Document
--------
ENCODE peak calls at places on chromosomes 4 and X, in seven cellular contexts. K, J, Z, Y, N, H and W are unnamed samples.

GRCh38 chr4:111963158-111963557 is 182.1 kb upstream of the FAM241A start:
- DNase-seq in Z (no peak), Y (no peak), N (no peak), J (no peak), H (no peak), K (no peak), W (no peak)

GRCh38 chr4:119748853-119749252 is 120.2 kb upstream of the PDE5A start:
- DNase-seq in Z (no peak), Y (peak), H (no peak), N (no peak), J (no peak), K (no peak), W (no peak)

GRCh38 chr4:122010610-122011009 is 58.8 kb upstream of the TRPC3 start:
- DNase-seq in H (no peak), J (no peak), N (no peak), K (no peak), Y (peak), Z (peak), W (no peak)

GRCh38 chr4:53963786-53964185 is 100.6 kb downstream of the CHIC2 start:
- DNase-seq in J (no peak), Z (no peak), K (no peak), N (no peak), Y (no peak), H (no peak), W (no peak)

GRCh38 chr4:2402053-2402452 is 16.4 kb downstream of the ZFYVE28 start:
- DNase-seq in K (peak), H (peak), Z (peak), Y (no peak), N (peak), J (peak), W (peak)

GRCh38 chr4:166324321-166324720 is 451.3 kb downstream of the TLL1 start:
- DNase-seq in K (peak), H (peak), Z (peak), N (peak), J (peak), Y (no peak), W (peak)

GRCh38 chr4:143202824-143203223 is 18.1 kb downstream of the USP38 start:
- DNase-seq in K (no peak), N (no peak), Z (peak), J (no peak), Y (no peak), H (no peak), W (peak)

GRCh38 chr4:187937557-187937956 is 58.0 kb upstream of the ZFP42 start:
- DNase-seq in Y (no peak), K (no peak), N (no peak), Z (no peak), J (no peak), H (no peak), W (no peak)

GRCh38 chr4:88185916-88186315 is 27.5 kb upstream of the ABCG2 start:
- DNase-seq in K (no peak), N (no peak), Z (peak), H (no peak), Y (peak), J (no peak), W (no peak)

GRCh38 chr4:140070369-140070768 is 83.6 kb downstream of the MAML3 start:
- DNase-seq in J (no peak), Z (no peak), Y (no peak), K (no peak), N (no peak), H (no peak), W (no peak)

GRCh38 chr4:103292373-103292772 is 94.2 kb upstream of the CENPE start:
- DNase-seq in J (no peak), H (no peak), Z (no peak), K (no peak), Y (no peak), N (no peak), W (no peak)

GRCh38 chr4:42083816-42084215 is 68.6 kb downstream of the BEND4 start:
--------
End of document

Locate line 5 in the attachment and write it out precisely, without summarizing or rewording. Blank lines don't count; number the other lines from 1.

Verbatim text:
- DNase-seq in Z (no peak), Y (peak), H (no peak), N (no peak), J (no peak), K (no peak), W (no peak)